The groupage company left to go back to Manchester leaving Uel and  me with the remainder of the load, a boxvan with the side out of it and a lorry with the side out of a cab no windscreen and only on spoke of a windscreen. The first thing we did was move the damaged boxvan up into the layby and then hitched up to the tautliner and set off up to Cainryan coming up the road we realised we had not eating from our breakfast on the boat and we said we would get something in Cairnryan, coming up to Newton Steward we heard Rosie and Anne on the CB and we said jokingly that we would be stopping on our way down for something to eat we carried on up to the boat dropped the trailer and went to the hotel for something to eat, on our way back down towards Newtown Stewart Rosie shouted that she had made us something to eat we didn’t have the heart to tell her we already had eaten and when we stopped she had a very good dinner made (so two dinners in less than one and a half hours) we set off down to Ringford and coupled the straight bar onto the lorry and pushed the smashed lorry in below the damaged boxvan we then set about getting the airlines and electrics to the damaged lorry after this was done Uel produced a pair of vicegrips and clamped then onto the other side of what was left on the steering wheel, (that the fire service had cut the steering wheel and had just left one spoke) It was suggested that Uel would steer up the road and I would change with him it was now into the small hours of Sunday morning and it was still snowing and I had the heater up full blast in the T45 roadtrain to get dried out as we came up to the roundabout at Newtown Stewart a County Mounty went driving around needless to say my heart skipped a beat but he did not bother us I looked back at Uel and he waved to keep going, when we arrived in Cairnryan we thought as we were up and I was warm and dry and Uel was blue with cold we would ring Will Drennan, the conversation went something like this hello we are in Cairnryan now we have the trailer booked on the boat and we have towed the damaged lorry and trailer up as well what do you want us to do the answer was tow the lorry and trailer to east wests yard and bring the tautliner to the yard on Monday morning. (as Drennans yard was in the middle of the bible belt of Tobermore and it frowned on to take the lorry in when the people was going in or out of church) I looked at Uel and winked we put the phone down and by this time it was time to load the boat. When we got off the boat we took the tautliner to east wests yard and while doing so we checked to make sure there was nobody about the weighbridge we then went back to Larne and hooked up to the damaged lorry and trailer again then headed for Tobermore as we arrived in Tobermore the people were starting to come out of church we had a lot of problems getting into Drennan”s yard think it was something to do with the want of a steering wheel when we thought we had held the people back long enough from getting their dinner we turned into the yard, a lot of people came in asking if that was one of the lorries of the Townsend Thorsend boat to which we said yes (well it was off the Larne boat) Will arrived and we think the expression of his face said it all. Would u get away with the carry on like this now back then you never let anything beat you and it has been talked about many of time about the eating of Rosie and Annes Sunday dinner. I must also say that the driver of the lorry was released from the hospital later on Saturday and the Ringford byepass opened on the Tuesday morning nothing was ever said about Uel dropping his trailer in Larne and bouncing home on the Friday night another driver delivered the load on Saturday morning. Would anybody want to use Craig Matthew and Uel Montgomery recovery services. I thought I would share this experience and I wonder was the straight bar ever returned.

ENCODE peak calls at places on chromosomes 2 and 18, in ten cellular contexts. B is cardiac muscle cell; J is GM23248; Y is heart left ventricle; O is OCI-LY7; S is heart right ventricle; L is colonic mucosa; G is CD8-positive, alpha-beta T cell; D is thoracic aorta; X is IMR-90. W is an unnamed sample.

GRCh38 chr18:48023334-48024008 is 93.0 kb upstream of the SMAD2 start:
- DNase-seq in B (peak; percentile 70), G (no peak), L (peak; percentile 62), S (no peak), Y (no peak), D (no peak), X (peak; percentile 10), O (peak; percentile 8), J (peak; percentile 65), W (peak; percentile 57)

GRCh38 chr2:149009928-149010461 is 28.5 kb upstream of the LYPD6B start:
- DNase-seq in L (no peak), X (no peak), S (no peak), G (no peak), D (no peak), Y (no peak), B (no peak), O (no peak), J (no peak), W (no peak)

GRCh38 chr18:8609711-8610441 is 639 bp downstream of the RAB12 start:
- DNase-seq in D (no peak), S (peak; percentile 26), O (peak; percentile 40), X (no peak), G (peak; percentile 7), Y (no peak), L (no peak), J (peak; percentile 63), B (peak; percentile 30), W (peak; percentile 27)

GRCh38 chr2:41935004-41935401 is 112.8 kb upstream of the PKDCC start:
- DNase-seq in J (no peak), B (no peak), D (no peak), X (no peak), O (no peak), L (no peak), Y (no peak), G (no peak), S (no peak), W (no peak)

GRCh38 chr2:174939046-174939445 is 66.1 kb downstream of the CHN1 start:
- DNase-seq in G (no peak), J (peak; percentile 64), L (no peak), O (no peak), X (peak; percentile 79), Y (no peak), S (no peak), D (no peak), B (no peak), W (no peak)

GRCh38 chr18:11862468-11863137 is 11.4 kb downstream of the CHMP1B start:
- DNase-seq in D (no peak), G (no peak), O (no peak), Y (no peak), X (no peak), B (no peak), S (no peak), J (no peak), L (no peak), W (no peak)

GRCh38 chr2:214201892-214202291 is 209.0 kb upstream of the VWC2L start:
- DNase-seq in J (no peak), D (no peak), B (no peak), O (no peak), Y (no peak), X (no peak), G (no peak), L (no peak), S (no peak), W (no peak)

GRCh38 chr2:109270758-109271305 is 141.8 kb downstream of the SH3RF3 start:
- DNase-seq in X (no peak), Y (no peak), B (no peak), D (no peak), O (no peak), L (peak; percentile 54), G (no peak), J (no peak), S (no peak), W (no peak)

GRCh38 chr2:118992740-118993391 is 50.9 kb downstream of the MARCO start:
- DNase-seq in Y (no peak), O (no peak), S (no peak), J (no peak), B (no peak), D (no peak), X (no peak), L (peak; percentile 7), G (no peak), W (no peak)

The uvcvc would like to offer our deerest sympathy to our members Ronnie and Kathleen Mc Crea on the death of Ronnie’s Sister Catherine O’Lynn. The uvcvc would like to offer our sincere condolence to our member Sean Rice on the death of his Mother. The uvcvc Is saddened to learn of the death of well known restorer and story teller Vernon Dykes. Vernon  Handy work can be seen on a lot of road runs he always liked to have people around him and was never short of a story to tell.  The uvcvc would like to offer our sincere condolence to the Dyke family circle. drivers story 2 Came across this in export & freight july 1980 when export &freight road tested a ford transcontinental 4432 Driven by the Late Tom Kempson who had some of the 1st Dafs in N. I. when he ran his own lorries. Tom drove for Hugh Murphy in later years and was a very highly respected Driver who was always willing to help when fellow drivers were in trouble. drives story 3 drivers story 4 My first Cross Channel Run Michael Mc Geehan. I recall my first cross channel ru in a 1964 Leyland Super Comet which had a dual purpose tipper with the body built around the 5th wheel. On the sat morning I started to remove the tipping body by using 4 barrels and a couple of strong planks of wood, The rams detached from the body and stayed propped up the rear of the cab. (A system still in use to this day). This resulted in a very long wheel base unit. In preparation for the journey I spent the sat and sun fitting 2 new mudguards as there was no time to paint them I headed of with them in their Leyland salmon pink undercoat colour. Monday morning I headed for the 8am sailing from Larne to Stranraer British Rail Boat. Not being an account holder we had to pay  by cheque, The rate was almost £35 which included driver and helper. British rail gave you a advertising sticker for your windscreen when i displayed this I felt so proud and I could show I was across the water. On the boat I got talking to a driver who was driving a black ERF with a white fridge (might have been John Rea’s) He warned me to watch my speed on the A75 and particular down past the moss (At this time I didn’t know the Moss was a Cafe) He talked about all the towns and villages we would go through no bye passes then. After the boat docked and I started to disembark of the boat following the lorries on front onto the A75 thing were going well through all the villages and towns until we got to Caurrerstown. Just past the filling station there was a queue of traffic at road works as I started to slow up I noticed a Mc Burney Atkinson behind me with smoke coming from his wheels I was able to pull onto the grass verge to allow him to get stopped. The driver gave me the thumbs up and on we went (no rude signals then). I had a load of farm machinery on which ment i had to go through the centre of Dumfries to avoid the low railway bridge (a tape measure would have been handy), Through Annan and past the blacksmith shop in Gretna to our first stop at the moss cafe which was a welcome stop for all lorry drivers always rough and ready and open 364 days a year. I was a very proud seeing our super comet parked along side the Scottish & English Lorries with their sheeted loads, no curtainsiders then and to see lorries and trailers double banked with their rear axle hanging in mid air on the way back to the north of Scotland. Our 1st del was at Lloyds of Carlisle and 2nd stop Aucharder where booked into a hotel for the night. The local company Robert Taylor who We were doing the work for sent their fitter Paddy Kelly with me as he had to assemble some of the machinery, I gave him a hand  as he wanted to go to Duncan of Aberdeen with me for a load of cabs for universal tractors we arrived in Aberdeen at lunch time. After lunch we got loaded with tractor cabs as we were unable to put them all on the deck we had to load four on top which had to be skidded, Bearing in mind these cabs were not in crates and had glass fitted. This new cross channel driver had to do his best with ropes no straps then or mobile phones to ring for advise. On leaving Aberdeen we had pre booked the same hotel  as the night before  we arrived at 8pm but decided to try and get to the other side of Glasgow when the roads were quiet.As it transpired we never stopped until we were in stranrear , When I went to book on the clerk would not accept my cheque funny Larne was able to Accept it and it was all the same company. Luckily I had enough cash with me for emergences we got the 1st boat in the morning arriving home mid afternoon Wednesday with load intact. (now where did I hide the 2nd log book). Robert Taylor LTD were potato merchants and agriculture dealers who had the sole agents for universal tractors in NI. The previous week I had collected seven tractors from Dublin Docks (these had to be cross loaded ) Along with their driver John Joe Mc Guigan who had eight tractors on a AEC Marshall and trailer. My Leyland Super comet being tipper spec had a Leyland 400engine, 6speed gearbox and Eaton 1800 2 speed axle on 1200×20 tyres which left her capable of 60plus mph. Hope I have not bored you with this story. Michael Mc Geehan. James Mc Geehan and sons Draperstown